I wasn’t laughing then. I listened to people tell me we needed to launch a vegan line in addition to our vegetarian offerings. We did. It was a disaster. The food was not good, but we ran with it for a while as I was being told that vegans love this food. That was an inaccurate statement. Being vegan is a lot different than being vegetarian, far more challenging and requires a lot of dedication and commitment, and it is expensive. My hat is off to all the vegans out there. I respect how they feel and their opinions on food. My mistake was not listening to my gut and saying no. No, we are making food that we know, and we cannot be all things to all people. My advice is stay focused; don’t get distracted. Know who you are and be exactly that.

What are the most common mistakes you have seen people make when they start a food line? What can be done to avoid those errors?

Understanding the breadth and depth of what is required to enter the game vs. just living a good life. Do you really want to do this? Really? Going out on this limb is exciting, engaging and exhilarating. But all of that happens during the talking and planning stages. All the conversations, dreams, visions of success and building your dream. I have a saying that I use a lot; “Talking about doing something is not the same as actually doing it.” It’s all glorious during the talking. Then, the reality of doing it sets in. You had better be prepared for unrelenting stress, mistakes, investing two or three times what you planned, no time for yourself or others, crying yourself to sleep, waking up with a knot in your stomach. This is not a negative portrayal. This is what will happen. I’m just saying, you had better be prepared as best you can to walk through fire. Plus, all the weight and decisions will fall on your shoulders. And yet, if you are determined, then jumping off that cliff can be exhilarating and rewarding and no matter what occurs, you will grow. Sometimes through pain, sometimes through glory. Common mistakes involve not being committed, letting fear hold you back, not seeking as much advice as possible, making sure you have a network of experts and then hold on tight. You have to go ‘all in’ or not at all.

Let’s imagine that someone reading this interview has an idea for a product that they would like to produce. What are the first few steps that you would recommend that they take?

You must do research and test your competition. Do you really have something that is special or unique? Does anyone else think so? It’s best to gather numerous opinions. Do you have a good story? What makes you different? Who will make the product? What will it cost to outsource, or am you making it in house? Do you have a reliable supply chain of ingredients? Is your profit margin healthy and sustainable? Can you price in distribution and retail markup and still be competitive? Do you have access to business function experts like accounting, H/R, taxes, compliance, purchasing, logistics, storage, operations, sales, marketing or design?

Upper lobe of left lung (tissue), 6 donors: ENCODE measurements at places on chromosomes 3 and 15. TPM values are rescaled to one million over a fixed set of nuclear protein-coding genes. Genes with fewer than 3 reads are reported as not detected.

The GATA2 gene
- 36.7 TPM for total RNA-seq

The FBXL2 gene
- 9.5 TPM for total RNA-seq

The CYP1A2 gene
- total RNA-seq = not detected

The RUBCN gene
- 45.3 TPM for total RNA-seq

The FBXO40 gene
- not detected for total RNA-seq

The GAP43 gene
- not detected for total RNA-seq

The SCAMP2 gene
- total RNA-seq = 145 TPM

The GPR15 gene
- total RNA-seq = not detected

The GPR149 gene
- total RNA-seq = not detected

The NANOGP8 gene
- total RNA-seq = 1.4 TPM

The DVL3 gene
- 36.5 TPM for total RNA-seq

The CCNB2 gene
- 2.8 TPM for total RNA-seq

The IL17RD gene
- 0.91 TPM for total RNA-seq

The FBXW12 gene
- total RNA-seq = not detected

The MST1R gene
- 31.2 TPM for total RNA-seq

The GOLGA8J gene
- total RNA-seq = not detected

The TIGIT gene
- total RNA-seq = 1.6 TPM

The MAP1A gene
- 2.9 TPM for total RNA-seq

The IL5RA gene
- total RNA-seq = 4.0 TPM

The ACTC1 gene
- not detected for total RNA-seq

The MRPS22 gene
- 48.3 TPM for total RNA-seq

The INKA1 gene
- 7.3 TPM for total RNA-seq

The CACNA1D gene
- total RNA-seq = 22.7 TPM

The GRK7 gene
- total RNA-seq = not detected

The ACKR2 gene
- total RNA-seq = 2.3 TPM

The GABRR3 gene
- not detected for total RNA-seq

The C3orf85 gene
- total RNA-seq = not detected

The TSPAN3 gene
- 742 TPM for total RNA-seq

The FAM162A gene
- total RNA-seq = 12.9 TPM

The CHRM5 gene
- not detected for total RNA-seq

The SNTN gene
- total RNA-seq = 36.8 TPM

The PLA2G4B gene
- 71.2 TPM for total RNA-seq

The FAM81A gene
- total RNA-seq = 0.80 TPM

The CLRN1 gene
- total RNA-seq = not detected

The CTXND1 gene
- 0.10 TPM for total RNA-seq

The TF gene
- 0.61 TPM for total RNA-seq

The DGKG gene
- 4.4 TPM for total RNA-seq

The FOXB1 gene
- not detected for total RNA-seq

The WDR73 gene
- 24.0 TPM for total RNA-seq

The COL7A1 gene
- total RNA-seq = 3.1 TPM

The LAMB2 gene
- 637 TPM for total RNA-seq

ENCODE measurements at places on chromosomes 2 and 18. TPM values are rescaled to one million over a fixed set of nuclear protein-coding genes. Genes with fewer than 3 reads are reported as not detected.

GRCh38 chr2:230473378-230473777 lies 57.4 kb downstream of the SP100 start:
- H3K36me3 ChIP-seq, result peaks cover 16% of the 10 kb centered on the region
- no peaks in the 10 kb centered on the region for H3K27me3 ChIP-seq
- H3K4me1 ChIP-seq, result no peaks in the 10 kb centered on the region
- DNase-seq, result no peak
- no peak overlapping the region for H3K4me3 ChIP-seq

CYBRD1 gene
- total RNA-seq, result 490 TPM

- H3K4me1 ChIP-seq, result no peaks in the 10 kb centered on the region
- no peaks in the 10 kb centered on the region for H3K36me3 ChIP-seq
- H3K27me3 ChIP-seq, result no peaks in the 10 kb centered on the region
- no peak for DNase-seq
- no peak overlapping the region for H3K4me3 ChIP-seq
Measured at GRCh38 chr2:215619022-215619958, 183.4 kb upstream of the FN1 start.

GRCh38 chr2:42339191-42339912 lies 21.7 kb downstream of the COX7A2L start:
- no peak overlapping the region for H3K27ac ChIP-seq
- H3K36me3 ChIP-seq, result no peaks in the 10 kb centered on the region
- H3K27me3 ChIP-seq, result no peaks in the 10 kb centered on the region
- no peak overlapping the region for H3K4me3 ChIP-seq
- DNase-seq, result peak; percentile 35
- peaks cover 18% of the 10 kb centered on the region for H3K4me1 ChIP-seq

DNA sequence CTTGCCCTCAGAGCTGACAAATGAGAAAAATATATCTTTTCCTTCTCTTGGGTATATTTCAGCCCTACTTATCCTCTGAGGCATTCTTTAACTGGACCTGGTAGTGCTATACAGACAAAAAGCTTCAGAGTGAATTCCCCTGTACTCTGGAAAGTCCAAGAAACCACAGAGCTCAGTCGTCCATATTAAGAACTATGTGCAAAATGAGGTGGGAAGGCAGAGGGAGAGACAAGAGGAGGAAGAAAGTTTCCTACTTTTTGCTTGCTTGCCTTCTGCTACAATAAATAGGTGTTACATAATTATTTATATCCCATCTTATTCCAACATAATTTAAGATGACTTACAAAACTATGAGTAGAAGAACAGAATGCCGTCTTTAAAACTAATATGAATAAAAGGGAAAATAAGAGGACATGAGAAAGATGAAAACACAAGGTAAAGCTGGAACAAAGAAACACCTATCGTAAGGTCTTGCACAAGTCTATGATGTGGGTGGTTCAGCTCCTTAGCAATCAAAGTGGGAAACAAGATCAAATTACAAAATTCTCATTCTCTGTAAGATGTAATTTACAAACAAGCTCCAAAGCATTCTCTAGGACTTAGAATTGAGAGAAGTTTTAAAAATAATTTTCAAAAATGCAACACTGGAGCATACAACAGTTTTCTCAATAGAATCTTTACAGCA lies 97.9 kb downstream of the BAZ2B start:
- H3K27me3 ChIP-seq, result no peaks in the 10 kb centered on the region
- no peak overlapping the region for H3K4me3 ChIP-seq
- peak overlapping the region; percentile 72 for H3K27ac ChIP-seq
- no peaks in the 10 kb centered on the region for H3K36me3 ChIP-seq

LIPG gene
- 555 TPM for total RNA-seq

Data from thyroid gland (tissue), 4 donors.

Many people have good ideas all the time. But some people seem to struggle in taking a good idea and translating it into an actual business. How would you encourage someone to overcome this hurdle?

I think the first step is a lot of research and attempting to understand if you have a sustainable business model, assuming you gain entry into the market.

There are many invention development consultants. Would you recommend that a person with a new idea hire such a consultant, or should they try to strike out on their own?

There are two benefits to doing all this work up front. One, of course, is to determine if you have the pieces in place to build this dream. The second benefit is that step one is a lot of work and tests you. Are you still on fire for this dream of yours? If the answer is ‘yes,’ then jump off the deep end and join the rest of us who may or may not have some imbalance in our lives. Or, maybe we are just dreamers who are built to make our dreams reality. Remember, every single company out there, no matter how big or small, started with a dream. Also, remember that the way is hard, and the highway is littered with those who did not prepare well.

What are your thoughts about bootstrapping vs looking for venture capital? What is the best way to decide if you should do either one?

I don’t know a lot about this part, except that you need to have this piece in place with provisions to go to round two and three. Finance is its own world of expertise with all kinds of opinions, views and approaches. After all my years as an entrepreneur, I am still open to advice on these matters.

Can you share thoughts from your experience about how to file a patent, how to source good raw ingredients, how to source a good manufacturer, and how to find a retailer or distributor?

I actually have some patents in my name from my previous life in industrial design. They are expensive and time consuming and typically have limited value. I would advise that you determine (with a quality patent attorney) if you have an airtight patentable invention, how hard a design around or modification might be and what the real costs are financially and as a distraction of your time. If you have something distinctive, it is likely worth the effort. Just be as sure as you can when you make the decision.